Producing a perfect ham is a balancing act. While aging develops and concentrates a ham’s rich flavor, it also reduces the ham’s moisture and accentuates its saltiness. Fat inside the ham helps counteract these effects, and is therefore a key part of aging. A ham with generous amounts of fat can be aged longer for more intense flavor, without drying out. The local flora of a region helps determine the flavor of a ham.  Micro-ecosystems are so important that some producers say they can taste and smell the difference in hams that are from two different aging rooms at the same facility. During aging, molds grow on the outside of hams (molds that are specific to the ham house). The mold-covered hams don’t look all that pretty on the outside, but the mold, much like the type that grows on a rind of a cheese, helps develop special flavors in the meat. Enzymes inside meat, which are partially dependent on good bacteria and molds in the ham house, break down the protein and fat in the meat over time to give ham its characteristic flavor. This prime of this process is in the summer, when temperature and humidity is high. A two-year old ham does not benefit from two full years of aging per se, but rather from two full summers of aging, with some time in between.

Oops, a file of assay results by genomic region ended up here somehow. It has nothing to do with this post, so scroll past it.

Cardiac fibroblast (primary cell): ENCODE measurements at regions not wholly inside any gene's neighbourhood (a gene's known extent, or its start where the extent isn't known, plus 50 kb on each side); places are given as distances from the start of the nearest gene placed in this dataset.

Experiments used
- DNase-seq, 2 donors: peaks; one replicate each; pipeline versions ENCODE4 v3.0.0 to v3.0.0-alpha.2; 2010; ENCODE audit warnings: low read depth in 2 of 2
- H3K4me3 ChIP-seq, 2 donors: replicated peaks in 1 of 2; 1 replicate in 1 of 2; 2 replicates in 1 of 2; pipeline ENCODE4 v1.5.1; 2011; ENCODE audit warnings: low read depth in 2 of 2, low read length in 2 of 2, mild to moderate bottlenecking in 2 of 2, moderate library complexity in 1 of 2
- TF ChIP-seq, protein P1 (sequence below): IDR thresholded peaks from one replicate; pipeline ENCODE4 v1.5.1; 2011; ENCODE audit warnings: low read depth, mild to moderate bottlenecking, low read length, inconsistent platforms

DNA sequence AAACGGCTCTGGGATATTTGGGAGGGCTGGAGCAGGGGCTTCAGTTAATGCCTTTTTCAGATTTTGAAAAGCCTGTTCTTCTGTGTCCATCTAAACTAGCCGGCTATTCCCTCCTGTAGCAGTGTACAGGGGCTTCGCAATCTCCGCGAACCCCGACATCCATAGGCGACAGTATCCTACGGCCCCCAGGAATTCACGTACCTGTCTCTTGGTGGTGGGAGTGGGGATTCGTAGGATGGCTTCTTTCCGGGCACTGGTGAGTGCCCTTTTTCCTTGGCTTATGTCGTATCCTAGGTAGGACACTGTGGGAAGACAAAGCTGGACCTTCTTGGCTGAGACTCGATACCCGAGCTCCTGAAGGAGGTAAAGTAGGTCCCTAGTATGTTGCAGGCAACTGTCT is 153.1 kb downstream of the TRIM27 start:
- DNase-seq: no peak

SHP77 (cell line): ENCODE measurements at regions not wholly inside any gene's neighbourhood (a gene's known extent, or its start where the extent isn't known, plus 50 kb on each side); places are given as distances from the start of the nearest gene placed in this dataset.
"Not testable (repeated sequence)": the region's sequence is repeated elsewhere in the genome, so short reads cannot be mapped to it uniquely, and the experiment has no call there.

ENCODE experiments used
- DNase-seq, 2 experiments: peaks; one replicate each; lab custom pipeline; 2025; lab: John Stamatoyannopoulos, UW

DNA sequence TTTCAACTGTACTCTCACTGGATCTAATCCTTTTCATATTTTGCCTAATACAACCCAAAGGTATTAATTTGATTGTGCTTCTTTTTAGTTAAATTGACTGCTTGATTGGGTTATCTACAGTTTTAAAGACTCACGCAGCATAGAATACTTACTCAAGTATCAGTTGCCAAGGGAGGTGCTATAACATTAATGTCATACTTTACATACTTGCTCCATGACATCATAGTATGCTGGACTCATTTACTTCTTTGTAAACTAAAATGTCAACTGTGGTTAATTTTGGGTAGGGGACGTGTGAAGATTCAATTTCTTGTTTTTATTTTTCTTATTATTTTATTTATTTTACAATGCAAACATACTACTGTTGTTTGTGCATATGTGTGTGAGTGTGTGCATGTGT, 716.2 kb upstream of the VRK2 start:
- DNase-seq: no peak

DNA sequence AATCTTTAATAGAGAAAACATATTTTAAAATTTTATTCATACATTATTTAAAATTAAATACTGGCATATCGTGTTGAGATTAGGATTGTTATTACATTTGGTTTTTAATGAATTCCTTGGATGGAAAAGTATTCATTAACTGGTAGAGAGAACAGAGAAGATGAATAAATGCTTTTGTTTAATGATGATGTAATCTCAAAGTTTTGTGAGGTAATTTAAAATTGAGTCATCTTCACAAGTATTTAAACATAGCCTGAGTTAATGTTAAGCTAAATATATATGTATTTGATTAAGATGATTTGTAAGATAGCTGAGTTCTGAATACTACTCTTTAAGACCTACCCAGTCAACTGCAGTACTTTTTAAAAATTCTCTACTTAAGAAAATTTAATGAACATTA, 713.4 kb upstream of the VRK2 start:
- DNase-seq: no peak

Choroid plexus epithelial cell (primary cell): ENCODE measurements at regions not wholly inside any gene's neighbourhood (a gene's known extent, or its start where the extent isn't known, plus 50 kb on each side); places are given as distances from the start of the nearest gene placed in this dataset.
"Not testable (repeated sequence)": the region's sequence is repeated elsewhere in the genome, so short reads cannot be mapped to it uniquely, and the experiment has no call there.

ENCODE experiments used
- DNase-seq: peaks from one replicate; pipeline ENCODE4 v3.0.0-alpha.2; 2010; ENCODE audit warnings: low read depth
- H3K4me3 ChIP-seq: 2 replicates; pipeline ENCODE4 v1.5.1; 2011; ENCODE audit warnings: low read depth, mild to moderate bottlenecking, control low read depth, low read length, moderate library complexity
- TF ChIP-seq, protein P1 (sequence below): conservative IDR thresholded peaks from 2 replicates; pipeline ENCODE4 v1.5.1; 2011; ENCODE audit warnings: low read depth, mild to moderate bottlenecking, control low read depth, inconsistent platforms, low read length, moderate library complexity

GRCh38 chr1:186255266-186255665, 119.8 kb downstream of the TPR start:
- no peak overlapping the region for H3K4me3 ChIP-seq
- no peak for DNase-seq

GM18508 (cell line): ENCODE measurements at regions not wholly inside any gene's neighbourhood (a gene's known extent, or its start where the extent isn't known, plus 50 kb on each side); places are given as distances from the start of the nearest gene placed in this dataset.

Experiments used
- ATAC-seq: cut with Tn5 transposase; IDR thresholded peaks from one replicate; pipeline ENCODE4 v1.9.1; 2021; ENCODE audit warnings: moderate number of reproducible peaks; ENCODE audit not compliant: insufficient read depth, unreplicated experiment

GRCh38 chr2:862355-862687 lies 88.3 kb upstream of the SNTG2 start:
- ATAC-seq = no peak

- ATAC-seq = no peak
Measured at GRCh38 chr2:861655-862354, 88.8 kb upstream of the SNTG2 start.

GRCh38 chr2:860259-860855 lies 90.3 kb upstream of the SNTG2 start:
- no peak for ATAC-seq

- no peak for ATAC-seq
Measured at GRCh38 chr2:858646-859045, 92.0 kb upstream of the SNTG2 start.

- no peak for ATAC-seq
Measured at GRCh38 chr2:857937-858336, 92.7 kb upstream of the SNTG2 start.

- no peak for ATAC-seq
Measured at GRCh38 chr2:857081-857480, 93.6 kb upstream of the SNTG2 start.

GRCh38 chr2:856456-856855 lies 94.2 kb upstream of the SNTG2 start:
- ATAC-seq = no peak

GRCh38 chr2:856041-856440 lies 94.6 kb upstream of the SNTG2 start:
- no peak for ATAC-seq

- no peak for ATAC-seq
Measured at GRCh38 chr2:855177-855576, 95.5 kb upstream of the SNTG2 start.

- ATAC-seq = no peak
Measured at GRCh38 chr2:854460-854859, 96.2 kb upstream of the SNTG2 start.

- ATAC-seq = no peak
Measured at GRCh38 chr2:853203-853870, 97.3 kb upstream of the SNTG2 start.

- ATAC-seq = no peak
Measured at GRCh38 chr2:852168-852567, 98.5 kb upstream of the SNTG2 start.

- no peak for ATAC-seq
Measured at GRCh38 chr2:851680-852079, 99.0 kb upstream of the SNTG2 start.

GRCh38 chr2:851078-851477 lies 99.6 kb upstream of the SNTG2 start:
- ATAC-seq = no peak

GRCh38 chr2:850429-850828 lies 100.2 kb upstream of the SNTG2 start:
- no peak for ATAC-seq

The Slice is Right

W A Van Berkel: The inventor of the meat slicer shows off his baby.